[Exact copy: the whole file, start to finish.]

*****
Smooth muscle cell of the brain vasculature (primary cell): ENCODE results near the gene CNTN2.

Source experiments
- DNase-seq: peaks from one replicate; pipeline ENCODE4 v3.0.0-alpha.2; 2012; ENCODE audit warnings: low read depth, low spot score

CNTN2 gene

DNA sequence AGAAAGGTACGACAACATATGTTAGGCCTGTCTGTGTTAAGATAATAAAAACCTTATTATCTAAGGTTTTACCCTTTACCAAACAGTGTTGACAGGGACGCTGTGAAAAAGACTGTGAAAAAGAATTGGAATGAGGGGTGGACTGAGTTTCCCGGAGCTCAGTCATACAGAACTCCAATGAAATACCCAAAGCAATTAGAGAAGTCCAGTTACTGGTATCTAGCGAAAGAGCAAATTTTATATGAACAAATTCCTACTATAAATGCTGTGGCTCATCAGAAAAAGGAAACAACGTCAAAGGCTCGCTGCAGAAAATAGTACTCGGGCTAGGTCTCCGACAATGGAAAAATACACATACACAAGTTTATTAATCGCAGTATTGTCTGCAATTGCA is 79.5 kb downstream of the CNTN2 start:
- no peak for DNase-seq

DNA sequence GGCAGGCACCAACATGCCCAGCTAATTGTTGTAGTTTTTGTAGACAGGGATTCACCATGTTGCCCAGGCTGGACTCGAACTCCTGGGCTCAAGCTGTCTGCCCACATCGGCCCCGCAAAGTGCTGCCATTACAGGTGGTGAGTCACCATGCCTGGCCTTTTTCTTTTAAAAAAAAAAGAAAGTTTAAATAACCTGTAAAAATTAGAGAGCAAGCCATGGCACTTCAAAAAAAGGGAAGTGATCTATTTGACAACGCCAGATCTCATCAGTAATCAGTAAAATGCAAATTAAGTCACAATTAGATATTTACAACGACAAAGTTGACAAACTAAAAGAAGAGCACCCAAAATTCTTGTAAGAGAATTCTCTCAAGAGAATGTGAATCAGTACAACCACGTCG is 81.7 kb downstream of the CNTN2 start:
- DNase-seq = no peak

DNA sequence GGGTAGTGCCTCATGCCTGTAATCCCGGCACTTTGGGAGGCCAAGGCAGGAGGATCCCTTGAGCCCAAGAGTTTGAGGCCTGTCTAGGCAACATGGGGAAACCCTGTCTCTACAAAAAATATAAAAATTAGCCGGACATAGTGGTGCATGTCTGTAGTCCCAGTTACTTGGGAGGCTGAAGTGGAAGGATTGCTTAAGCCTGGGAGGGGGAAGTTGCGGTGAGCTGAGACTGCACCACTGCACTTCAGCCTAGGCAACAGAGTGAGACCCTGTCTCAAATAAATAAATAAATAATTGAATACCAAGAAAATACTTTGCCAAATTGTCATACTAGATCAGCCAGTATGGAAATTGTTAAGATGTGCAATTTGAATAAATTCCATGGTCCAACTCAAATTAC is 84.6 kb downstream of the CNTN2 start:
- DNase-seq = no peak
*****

Smooth muscle cell of the brain vasculature (primary cell): ENCODE results near the gene CNTN2.

Source experiments
- DNase-seq: peaks from one replicate; pipeline ENCODE4 v3.0.0-alpha.2; 2012; ENCODE audit warnings: low read depth, low spot score

CNTN2 gene

DNA sequence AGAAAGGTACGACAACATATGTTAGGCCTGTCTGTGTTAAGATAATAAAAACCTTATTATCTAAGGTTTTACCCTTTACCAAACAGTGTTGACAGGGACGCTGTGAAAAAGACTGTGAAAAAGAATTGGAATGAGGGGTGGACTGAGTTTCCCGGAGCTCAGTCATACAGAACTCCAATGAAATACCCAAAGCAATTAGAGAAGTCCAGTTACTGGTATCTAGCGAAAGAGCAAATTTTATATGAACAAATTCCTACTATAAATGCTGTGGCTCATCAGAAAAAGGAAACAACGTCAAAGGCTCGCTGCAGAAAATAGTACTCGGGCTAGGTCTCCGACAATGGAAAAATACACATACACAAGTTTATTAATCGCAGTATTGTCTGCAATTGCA is 79.5 kb downstream of the CNTN2 start:
- no peak for DNase-seq

DNA sequence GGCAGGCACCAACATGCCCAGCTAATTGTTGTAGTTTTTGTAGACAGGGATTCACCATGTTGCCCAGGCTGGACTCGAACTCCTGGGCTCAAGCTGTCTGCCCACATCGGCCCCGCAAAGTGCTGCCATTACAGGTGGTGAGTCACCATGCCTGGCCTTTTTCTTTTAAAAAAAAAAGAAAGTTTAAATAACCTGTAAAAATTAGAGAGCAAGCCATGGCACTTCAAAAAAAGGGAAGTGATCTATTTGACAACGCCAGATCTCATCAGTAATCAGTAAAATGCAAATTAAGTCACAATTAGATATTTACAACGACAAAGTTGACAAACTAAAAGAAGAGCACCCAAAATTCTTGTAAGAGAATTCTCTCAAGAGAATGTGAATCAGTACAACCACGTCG is 81.7 kb downstream of the CNTN2 start:
- DNase-seq = no peak

DNA sequence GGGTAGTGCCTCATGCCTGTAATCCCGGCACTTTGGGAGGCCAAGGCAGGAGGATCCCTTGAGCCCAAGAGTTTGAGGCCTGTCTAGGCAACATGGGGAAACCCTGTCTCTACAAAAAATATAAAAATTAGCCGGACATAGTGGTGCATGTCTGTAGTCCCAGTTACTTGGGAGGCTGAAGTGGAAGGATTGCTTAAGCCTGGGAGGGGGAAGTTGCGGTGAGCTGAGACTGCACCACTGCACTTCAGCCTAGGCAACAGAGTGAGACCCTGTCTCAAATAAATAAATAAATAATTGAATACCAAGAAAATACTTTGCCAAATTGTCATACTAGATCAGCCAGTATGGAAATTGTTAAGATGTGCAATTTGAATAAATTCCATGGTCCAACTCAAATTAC is 84.6 kb downstream of the CNTN2 start:
- DNase-seq = no peak